Fearing the hipster developer

Fearing the hipster developer

Fearing the hipster developer

Gamers – that is to say hardcore fans of traditional games who participate in community behaviours online, rather than those who would include games on a list of many preferred activities – have not been known to tolerate culture changes well. 

It seems like only yesterday we witnessed them get up in arms over a perceived invasion of ‘casual’ gamers, or resisting the DLC and microtransaction age. And it was even quite recently that a clutch of them undertook a jawdropping campaign of harassment against one of BioWare’s story-writing female employees for expressing her gaming preferences.

It happens no matter what age we’re in: this group, accustomed to being marginalised as ‘geeks’, wants to keep its club pristine. Fans of computers, science fiction, fantasy and such have never been seen as ‘the cool kids’. They had to develop their own society with its own laws in order to feel safe and empowered. Now here we are in the democratic Internet age, an info-overloaded digital world where anybody and everybody gets access to everything and anything, and the boundaries of a secret world get harder and harder to draw.

What’s funny, though, is that the culture of game development is experiencing a sea change, and communities of industry veterans seem as resistant to this culture shift as a gamer might be to finding out that their mum plays the same iPhone games they do. 

I can tell because we’re having that stupid hipster conversation on Twitter, in bars and on blogs. Although the hipster conversation has been going on in music, in literature and in the visual art world forever, games haven’t really been known to consider it till now.

What I mean by ‘hipster conversation’ is that inevitable and largely fruitless ‘What is a hipster?’ discussion – you know, the one that surfaces after people have been calling other people hipsters. For most intents and purposes, the hipster is supposedly that aloof young person who believes his or her taste to be superior to others. By advanced definition, it’s a person more concerned with swathing themselves in symbols that will identify them as ‘cool’ than with the substance and nature of what the symbols represent.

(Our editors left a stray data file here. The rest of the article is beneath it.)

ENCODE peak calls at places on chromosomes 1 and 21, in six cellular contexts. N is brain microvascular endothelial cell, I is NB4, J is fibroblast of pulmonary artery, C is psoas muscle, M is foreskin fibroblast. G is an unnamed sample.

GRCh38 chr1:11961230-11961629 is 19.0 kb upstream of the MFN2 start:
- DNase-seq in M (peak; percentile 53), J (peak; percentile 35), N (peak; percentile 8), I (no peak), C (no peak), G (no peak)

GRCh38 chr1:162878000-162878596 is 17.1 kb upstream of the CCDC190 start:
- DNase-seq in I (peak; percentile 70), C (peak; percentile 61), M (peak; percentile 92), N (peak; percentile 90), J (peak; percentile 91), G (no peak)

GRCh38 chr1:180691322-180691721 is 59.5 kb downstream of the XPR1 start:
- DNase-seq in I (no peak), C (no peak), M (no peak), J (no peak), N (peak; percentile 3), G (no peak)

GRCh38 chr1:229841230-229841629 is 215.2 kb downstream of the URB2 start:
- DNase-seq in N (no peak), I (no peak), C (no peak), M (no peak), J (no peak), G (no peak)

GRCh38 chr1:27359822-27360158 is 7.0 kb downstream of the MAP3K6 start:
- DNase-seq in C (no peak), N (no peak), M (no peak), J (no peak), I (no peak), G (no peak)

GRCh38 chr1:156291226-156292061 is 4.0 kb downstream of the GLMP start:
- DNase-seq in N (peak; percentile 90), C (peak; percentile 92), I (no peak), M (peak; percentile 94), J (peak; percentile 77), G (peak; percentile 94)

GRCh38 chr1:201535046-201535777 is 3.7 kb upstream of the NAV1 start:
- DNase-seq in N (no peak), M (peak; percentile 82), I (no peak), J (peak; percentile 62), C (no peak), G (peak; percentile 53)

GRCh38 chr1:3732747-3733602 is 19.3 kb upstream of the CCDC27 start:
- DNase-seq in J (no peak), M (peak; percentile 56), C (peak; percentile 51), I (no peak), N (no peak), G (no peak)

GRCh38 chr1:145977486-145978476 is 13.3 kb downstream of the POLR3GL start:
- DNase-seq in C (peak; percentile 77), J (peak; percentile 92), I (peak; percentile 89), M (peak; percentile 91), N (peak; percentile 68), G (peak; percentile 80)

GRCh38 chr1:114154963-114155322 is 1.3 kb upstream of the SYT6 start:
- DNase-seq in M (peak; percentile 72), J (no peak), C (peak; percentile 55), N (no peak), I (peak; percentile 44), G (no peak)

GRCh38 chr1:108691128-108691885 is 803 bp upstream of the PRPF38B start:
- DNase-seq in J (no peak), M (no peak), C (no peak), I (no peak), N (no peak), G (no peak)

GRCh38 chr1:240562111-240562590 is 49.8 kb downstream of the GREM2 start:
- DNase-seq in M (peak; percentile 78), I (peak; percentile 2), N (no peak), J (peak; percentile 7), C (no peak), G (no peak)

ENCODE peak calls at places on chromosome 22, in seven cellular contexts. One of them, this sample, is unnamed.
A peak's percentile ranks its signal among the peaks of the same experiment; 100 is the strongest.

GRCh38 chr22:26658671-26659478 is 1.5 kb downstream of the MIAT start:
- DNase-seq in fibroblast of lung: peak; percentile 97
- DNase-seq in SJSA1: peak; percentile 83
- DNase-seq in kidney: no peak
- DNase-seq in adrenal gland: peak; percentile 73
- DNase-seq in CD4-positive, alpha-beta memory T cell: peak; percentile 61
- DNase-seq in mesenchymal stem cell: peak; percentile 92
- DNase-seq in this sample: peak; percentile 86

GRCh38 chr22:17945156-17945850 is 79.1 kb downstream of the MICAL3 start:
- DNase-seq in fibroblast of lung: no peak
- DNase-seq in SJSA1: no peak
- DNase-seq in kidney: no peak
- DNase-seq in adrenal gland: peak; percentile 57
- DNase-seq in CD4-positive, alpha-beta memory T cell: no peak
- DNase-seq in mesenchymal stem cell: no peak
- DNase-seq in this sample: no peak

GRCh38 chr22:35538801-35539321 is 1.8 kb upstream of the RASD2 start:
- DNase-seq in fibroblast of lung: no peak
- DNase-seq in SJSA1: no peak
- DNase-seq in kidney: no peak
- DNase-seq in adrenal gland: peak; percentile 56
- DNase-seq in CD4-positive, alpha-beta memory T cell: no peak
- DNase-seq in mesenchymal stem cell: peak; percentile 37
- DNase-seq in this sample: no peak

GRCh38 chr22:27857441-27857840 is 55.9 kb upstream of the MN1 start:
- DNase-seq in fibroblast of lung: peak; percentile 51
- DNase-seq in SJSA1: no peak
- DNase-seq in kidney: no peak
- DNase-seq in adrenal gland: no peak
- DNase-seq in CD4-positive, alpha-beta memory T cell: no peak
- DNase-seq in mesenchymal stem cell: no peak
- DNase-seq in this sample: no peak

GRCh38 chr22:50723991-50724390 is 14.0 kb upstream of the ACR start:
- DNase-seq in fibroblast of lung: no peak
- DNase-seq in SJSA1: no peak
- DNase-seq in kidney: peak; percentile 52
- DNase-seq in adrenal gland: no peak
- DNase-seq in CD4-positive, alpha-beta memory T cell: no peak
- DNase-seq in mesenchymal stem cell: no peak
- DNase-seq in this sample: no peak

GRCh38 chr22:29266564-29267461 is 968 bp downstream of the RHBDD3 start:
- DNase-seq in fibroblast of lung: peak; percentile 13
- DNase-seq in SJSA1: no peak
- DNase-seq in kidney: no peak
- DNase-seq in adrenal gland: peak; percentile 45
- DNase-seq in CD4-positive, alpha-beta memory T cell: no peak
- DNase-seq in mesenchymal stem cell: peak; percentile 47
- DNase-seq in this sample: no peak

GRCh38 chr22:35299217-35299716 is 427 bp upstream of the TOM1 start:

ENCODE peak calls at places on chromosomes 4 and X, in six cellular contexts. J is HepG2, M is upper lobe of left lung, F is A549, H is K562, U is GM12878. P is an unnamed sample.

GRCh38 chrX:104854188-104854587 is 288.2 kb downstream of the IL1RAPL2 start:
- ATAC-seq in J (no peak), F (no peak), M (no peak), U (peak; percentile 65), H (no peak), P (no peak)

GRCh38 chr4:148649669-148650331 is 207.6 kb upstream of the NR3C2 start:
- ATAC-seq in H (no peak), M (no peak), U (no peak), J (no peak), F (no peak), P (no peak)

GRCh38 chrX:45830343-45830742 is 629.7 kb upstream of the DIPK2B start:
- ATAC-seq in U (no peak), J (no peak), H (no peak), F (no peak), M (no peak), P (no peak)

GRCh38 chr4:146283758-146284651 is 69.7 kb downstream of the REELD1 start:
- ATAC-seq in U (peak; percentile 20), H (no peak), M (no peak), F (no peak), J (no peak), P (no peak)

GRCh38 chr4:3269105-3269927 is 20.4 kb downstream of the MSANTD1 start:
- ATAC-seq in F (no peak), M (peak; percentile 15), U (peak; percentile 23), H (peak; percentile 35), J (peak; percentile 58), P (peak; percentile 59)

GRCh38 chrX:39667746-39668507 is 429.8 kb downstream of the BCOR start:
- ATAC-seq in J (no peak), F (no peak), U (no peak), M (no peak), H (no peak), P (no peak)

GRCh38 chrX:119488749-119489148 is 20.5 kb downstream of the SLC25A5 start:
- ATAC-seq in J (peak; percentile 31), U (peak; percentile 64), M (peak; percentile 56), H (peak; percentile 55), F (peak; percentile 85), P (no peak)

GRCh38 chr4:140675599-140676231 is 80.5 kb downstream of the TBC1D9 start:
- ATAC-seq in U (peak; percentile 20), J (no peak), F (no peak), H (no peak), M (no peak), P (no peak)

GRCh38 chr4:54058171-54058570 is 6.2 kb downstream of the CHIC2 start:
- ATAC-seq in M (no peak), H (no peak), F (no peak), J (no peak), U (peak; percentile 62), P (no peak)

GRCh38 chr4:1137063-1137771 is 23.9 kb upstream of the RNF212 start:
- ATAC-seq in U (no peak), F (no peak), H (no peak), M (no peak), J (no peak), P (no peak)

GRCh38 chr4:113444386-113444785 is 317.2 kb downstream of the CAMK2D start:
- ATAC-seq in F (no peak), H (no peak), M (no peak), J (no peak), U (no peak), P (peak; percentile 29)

Although the concept of a hipster is purportedly about values, you can apparently identify one by looking. Under this definition, the hipster gets closely correlated with the culture of ‘cool’ neighbourhoods in ‘important’ cities – New York’s Williamsburg, Brooklyn, or San Francisco’s Mission district, for example. They supposedly wear plaid, ride fixed-gear bikes, have beards and thick glasses, and colonise the service industry with ‘trendy’ boredom while they toil insistently at some creative dream rather than at some vast career.

Hipster is a concept that probably doesn’t exist. Sure, there are tons of people out there who think they are cooler than you are, or who are ignorant about whatever it is they’re being snobby about. But you can’t identify them by their fashion choices, or by whether or not they have tattoos and ride bikes, or whatever. They’re everywhere. It has nothing to do with youth or coolness – perceived or otherwise. 

What’s weird is that I heard the word loads at this year’s GDC. I read it in people’s tweets about parties and I heard it in discussions about young people’s work. Even within the context of well-intentioned and positive discussion, I realised that veterans of the game development community feel their field is being taken over by young hipsters.

There’s a documentary in Sundance about being an indie game designer. It’s becoming a rebellious art form, even an attractive thing to do. The result of all of this new creative blood – people who would have just gone and been some other kind of artist a generation ago – is that games are getting more interesting. This year’s Independent Games Festival saw more entrants than ever, and a higher quality bar, and it’s just going to keep getting higher. We can all agree that’s good for everyone, right?

Yes, more diversity in design forms, more creativity, and more experimentation is obviously healthy for our medium, particularly in a long console cycle where traditional retail avenues are bearing diminishing fruits. And the unintentional side effect is that games are cool now. Isn’t that what so many of you wished for back when you were kids? 

Why, then, this weird and judgmental resentment toward this industry’s influx of new blood? Is it so bad if fashionable young people are bringing a shot of creative weirdness to our space? These aren’t aloof cultural vampires we’re talking about; quite the opposite. No one here is a hipster.  When I hear people calling other people hipsters, I think those people probably feel threatened or worried about their own relevance. I think they fear not being ‘with it’ any more. 

And if that’s how the hipster fingerpointers actually feel, then rather than being judgmental, it’s probably a better expenditure of their energy to look at the work of the new cultures that are coming to the design table, and the new audiences that are springing up to receive that work. Change is hard, but it’s inevitable. It’s even good, if you can believe that. Stay ‘with it’.